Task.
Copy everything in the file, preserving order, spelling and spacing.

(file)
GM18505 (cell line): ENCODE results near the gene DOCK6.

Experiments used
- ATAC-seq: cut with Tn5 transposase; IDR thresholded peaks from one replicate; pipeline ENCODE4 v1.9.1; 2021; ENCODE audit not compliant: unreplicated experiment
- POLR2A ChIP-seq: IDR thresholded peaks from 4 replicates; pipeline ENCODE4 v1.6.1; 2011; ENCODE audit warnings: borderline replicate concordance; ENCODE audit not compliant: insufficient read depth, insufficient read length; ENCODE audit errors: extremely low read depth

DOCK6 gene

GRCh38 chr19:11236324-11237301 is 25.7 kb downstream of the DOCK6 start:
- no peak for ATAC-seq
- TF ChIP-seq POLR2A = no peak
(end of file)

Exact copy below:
GM18505 (cell line): ENCODE results near the gene DOCK6.

Experiments used
- ATAC-seq: cut with Tn5 transposase; IDR thresholded peaks from one replicate; pipeline ENCODE4 v1.9.1; 2021; ENCODE audit not compliant: unreplicated experiment
- POLR2A ChIP-seq: IDR thresholded peaks from 4 replicates; pipeline ENCODE4 v1.6.1; 2011; ENCODE audit warnings: borderline replicate concordance; ENCODE audit not compliant: insufficient read depth, insufficient read length; ENCODE audit errors: extremely low read depth

DOCK6 gene

GRCh38 chr19:11236324-11237301 is 25.7 kb downstream of the DOCK6 start:
- no peak for ATAC-seq
- TF ChIP-seq POLR2A = no peak